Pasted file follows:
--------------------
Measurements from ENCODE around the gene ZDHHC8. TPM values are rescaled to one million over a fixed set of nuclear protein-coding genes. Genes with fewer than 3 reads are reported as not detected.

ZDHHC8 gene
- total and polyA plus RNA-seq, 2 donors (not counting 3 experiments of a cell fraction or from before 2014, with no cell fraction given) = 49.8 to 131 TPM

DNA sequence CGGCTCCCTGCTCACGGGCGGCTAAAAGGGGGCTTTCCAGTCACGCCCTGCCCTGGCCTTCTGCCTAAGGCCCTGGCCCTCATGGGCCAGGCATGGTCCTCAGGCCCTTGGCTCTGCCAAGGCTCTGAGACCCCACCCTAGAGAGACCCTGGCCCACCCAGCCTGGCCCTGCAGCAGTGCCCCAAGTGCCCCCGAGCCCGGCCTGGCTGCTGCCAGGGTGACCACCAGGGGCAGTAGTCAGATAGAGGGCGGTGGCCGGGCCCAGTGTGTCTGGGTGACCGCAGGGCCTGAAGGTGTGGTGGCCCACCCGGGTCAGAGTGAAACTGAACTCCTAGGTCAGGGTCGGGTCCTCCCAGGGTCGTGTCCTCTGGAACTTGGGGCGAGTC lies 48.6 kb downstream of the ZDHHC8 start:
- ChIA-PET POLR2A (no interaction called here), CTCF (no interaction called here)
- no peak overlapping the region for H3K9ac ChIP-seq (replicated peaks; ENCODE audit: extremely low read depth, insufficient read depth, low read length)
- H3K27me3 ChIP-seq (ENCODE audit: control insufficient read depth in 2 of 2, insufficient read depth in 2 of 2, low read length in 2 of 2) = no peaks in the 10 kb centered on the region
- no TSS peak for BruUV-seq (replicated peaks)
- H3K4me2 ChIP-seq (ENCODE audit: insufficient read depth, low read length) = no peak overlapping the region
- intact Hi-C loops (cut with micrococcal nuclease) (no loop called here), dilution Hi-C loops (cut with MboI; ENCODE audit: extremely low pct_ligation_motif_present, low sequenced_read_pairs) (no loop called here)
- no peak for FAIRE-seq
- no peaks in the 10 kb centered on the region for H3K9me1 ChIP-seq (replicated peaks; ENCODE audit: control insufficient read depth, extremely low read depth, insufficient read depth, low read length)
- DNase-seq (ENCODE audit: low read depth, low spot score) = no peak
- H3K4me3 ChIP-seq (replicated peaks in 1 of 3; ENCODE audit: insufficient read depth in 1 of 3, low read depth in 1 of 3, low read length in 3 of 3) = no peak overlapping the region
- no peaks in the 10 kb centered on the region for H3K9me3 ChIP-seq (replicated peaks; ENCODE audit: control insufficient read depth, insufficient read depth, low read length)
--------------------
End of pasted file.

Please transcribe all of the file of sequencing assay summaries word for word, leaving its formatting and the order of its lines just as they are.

Measurements from ENCODE around the gene ZDHHC8. TPM values are rescaled to one million over a fixed set of nuclear protein-coding genes. Genes with fewer than 3 reads are reported as not detected.

ZDHHC8 gene
- total and polyA plus RNA-seq, 2 donors (not counting 3 experiments of a cell fraction or from before 2014, with no cell fraction given) = 49.8 to 131 TPM

DNA sequence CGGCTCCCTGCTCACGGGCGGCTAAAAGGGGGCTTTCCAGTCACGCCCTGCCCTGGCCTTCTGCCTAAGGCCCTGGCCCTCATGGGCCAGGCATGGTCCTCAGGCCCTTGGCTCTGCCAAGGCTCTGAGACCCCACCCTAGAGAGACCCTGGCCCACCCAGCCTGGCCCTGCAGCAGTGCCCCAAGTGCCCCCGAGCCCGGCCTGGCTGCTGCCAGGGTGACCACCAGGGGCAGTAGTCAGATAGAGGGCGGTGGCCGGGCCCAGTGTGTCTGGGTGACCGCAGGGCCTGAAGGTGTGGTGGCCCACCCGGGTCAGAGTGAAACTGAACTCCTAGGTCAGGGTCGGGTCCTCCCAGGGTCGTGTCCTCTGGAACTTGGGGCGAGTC lies 48.6 kb downstream of the ZDHHC8 start:
- ChIA-PET POLR2A (no interaction called here), CTCF (no interaction called here)
- no peak overlapping the region for H3K9ac ChIP-seq (replicated peaks; ENCODE audit: extremely low read depth, insufficient read depth, low read length)
- H3K27me3 ChIP-seq (ENCODE audit: control insufficient read depth in 2 of 2, insufficient read depth in 2 of 2, low read length in 2 of 2) = no peaks in the 10 kb centered on the region
- no TSS peak for BruUV-seq (replicated peaks)
- H3K4me2 ChIP-seq (ENCODE audit: insufficient read depth, low read length) = no peak overlapping the region
- intact Hi-C loops (cut with micrococcal nuclease) (no loop called here), dilution Hi-C loops (cut with MboI; ENCODE audit: extremely low pct_ligation_motif_present, low sequenced_read_pairs) (no loop called here)
- no peak for FAIRE-seq
- no peaks in the 10 kb centered on the region for H3K9me1 ChIP-seq (replicated peaks; ENCODE audit: control insufficient read depth, extremely low read depth, insufficient read depth, low read length)
- DNase-seq (ENCODE audit: low read depth, low spot score) = no peak
- H3K4me3 ChIP-seq (replicated peaks in 1 of 3; ENCODE audit: insufficient read depth in 1 of 3, low read depth in 1 of 3, low read length in 3 of 3) = no peak overlapping the region
- no peaks in the 10 kb centered on the region for H3K9me3 ChIP-seq (replicated peaks; ENCODE audit: control insufficient read depth, insufficient read depth, low read length)